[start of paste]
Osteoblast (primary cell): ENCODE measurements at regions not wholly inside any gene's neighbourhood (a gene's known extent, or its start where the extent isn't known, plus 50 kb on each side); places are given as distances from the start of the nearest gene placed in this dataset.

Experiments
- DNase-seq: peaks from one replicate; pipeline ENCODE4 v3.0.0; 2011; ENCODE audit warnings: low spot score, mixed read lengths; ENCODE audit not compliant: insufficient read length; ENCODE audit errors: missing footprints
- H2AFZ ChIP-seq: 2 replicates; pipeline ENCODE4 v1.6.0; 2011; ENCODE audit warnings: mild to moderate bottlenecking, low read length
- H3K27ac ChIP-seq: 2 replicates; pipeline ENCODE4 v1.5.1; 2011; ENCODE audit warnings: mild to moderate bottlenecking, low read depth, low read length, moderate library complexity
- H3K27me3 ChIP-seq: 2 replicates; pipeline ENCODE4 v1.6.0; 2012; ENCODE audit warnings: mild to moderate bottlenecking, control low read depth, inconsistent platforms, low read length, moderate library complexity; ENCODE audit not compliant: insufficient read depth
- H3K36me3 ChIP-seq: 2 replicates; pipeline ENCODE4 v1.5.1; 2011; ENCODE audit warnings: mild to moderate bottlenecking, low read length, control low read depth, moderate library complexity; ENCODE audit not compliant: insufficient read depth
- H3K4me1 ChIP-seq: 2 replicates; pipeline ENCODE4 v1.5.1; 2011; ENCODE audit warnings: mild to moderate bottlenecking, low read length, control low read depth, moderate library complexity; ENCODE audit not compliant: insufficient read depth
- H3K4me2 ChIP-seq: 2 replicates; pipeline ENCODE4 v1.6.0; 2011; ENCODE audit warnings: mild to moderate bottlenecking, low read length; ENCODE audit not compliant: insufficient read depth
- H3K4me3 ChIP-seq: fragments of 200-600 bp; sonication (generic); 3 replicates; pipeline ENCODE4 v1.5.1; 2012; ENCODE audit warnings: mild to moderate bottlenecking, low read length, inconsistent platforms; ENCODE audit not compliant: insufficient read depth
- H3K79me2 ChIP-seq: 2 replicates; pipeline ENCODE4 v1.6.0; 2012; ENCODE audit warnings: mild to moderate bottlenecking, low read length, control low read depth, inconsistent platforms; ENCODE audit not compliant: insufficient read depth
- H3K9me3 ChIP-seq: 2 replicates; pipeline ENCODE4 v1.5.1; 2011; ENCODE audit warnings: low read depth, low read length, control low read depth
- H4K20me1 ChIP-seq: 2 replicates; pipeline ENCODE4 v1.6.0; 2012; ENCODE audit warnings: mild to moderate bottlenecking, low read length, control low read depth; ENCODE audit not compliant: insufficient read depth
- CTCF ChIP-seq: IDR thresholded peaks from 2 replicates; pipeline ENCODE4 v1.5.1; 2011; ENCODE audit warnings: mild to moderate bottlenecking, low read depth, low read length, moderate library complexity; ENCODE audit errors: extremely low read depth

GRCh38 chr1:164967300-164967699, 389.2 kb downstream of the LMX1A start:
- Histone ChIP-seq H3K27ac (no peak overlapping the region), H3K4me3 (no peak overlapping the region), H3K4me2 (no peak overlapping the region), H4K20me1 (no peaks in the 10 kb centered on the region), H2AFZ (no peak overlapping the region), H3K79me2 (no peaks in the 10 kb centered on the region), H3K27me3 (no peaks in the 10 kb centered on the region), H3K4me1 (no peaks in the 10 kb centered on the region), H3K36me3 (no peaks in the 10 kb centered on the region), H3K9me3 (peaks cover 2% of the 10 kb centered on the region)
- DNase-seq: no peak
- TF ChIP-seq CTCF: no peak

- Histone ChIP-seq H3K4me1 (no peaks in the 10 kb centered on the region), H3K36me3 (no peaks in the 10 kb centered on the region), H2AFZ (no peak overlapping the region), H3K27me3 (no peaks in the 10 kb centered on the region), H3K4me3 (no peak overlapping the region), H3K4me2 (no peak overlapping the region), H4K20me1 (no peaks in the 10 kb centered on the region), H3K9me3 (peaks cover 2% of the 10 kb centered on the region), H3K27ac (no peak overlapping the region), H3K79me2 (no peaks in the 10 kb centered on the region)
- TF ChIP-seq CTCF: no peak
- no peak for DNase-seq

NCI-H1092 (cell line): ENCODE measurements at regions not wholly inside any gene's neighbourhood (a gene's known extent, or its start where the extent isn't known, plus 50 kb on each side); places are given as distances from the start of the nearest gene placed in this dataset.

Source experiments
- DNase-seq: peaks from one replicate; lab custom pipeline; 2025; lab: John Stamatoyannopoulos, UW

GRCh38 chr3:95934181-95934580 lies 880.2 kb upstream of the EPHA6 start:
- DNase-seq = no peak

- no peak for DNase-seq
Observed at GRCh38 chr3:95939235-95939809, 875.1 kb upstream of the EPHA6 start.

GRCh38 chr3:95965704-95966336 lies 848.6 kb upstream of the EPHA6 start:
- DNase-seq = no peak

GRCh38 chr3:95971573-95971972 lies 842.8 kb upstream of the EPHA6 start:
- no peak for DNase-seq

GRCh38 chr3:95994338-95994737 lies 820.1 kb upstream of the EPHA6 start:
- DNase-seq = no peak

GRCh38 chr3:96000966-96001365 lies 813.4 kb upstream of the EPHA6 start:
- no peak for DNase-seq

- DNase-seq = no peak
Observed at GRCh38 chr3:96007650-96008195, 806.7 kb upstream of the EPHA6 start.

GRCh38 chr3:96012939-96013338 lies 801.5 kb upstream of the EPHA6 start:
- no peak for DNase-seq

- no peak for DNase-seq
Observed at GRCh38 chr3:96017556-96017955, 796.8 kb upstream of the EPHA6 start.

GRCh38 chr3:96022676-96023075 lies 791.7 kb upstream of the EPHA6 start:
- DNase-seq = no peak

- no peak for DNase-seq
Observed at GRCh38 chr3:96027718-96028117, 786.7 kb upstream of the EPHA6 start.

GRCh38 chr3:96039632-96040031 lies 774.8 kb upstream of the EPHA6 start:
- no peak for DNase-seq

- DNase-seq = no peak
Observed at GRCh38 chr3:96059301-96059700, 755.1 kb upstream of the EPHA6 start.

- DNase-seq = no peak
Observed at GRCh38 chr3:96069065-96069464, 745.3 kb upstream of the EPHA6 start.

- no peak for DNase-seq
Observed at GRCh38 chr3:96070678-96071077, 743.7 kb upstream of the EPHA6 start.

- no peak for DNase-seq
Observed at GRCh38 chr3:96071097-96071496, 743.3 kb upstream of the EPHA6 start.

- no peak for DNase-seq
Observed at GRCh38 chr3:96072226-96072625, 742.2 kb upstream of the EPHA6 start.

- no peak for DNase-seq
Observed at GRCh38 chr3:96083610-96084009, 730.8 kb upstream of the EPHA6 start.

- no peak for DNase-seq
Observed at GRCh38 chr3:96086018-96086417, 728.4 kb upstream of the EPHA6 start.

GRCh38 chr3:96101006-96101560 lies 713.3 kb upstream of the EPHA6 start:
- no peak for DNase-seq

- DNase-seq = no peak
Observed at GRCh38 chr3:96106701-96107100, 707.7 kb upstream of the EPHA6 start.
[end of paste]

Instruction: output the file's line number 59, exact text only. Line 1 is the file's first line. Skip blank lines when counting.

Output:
- no peak for DNase-seq